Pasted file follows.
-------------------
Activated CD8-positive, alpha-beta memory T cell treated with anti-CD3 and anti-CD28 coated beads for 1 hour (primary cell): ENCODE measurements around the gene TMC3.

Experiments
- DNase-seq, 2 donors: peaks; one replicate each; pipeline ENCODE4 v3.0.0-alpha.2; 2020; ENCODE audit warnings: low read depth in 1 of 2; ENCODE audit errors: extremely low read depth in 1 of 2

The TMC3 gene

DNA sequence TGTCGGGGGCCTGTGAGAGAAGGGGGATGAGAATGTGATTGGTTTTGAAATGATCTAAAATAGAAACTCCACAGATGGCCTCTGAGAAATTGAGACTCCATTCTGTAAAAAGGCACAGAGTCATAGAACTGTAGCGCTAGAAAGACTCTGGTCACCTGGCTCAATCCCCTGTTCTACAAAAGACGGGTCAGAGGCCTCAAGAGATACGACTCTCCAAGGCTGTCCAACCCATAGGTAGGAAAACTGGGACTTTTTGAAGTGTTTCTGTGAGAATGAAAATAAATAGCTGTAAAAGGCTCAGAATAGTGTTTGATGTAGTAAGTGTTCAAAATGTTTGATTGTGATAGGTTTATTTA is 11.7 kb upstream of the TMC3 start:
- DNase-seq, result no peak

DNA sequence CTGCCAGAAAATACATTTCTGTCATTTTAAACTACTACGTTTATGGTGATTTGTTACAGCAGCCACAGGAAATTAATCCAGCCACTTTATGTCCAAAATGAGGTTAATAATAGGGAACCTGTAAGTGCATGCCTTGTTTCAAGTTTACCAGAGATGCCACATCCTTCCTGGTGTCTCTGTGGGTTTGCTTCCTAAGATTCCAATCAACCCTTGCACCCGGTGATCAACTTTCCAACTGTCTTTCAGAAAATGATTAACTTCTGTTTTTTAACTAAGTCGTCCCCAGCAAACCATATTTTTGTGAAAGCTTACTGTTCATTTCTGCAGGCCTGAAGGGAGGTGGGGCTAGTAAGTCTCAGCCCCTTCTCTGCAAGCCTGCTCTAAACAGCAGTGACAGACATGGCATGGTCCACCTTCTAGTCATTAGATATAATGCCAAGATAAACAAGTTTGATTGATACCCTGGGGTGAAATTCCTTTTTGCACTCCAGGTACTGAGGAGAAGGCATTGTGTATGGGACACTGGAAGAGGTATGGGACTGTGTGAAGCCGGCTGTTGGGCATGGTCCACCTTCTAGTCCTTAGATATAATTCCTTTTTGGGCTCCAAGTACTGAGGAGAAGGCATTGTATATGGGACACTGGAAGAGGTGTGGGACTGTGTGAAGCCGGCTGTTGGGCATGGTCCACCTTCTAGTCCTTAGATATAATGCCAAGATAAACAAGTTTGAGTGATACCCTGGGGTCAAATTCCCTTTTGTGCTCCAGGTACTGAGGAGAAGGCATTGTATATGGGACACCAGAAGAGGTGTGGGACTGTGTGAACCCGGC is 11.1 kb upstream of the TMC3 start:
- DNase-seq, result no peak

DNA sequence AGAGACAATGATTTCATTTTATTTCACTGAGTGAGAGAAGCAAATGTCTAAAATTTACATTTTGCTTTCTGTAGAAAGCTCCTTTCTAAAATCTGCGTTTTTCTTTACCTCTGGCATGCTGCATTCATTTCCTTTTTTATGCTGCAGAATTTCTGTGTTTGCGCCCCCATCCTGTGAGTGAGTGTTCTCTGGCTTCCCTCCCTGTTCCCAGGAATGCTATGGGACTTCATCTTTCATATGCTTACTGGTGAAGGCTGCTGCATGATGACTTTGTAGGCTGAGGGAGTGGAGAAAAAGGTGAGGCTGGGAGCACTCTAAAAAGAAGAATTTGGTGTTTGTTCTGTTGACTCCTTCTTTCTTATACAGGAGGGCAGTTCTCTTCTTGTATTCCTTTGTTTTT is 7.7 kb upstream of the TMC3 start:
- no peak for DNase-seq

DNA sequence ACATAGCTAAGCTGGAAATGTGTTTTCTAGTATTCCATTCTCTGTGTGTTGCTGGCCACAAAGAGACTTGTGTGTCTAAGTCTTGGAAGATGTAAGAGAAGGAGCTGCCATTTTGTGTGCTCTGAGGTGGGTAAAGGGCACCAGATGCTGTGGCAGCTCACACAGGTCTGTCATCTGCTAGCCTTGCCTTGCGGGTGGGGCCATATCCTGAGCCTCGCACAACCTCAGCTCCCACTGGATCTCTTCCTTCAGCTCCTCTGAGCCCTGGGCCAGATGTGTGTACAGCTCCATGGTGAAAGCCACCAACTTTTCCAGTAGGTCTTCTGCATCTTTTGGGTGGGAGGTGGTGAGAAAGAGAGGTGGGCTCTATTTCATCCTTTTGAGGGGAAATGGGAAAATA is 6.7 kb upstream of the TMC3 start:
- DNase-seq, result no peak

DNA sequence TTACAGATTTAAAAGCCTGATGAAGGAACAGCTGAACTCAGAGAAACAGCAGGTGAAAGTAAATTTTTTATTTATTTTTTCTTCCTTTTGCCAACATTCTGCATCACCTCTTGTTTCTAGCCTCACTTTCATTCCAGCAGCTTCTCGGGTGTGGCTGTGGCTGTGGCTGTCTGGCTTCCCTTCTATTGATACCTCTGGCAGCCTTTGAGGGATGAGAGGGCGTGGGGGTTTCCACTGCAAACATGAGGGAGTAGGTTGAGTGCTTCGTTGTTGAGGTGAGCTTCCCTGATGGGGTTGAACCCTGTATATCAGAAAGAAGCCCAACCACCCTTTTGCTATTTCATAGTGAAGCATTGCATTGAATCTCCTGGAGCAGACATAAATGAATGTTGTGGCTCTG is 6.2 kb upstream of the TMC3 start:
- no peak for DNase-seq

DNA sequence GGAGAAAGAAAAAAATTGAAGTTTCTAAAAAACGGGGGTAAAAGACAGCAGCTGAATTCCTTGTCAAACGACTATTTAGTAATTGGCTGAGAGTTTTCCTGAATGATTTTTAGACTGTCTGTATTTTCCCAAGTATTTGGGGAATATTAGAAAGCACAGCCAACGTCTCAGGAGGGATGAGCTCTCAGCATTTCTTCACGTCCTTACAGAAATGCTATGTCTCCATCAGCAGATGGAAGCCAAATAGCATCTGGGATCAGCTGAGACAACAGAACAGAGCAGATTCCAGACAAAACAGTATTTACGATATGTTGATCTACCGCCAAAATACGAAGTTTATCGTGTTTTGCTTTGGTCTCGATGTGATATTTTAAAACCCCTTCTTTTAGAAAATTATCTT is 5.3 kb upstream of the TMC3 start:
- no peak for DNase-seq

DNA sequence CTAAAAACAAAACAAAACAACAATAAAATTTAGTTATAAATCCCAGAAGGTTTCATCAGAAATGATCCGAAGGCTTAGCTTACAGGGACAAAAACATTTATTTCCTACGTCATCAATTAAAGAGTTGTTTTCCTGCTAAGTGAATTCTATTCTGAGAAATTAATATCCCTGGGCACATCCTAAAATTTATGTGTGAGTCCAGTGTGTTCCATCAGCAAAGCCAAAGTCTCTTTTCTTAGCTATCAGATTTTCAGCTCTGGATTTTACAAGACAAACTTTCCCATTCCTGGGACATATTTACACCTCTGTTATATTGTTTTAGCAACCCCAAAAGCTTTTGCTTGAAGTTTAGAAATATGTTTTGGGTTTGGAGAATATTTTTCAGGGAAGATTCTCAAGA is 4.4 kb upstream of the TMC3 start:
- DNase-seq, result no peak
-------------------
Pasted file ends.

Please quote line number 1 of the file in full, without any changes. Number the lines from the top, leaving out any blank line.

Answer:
Activated CD8-positive, alpha-beta memory T cell treated with anti-CD3 and anti-CD28 coated beads for 1 hour (primary cell): ENCODE measurements around the gene TMC3.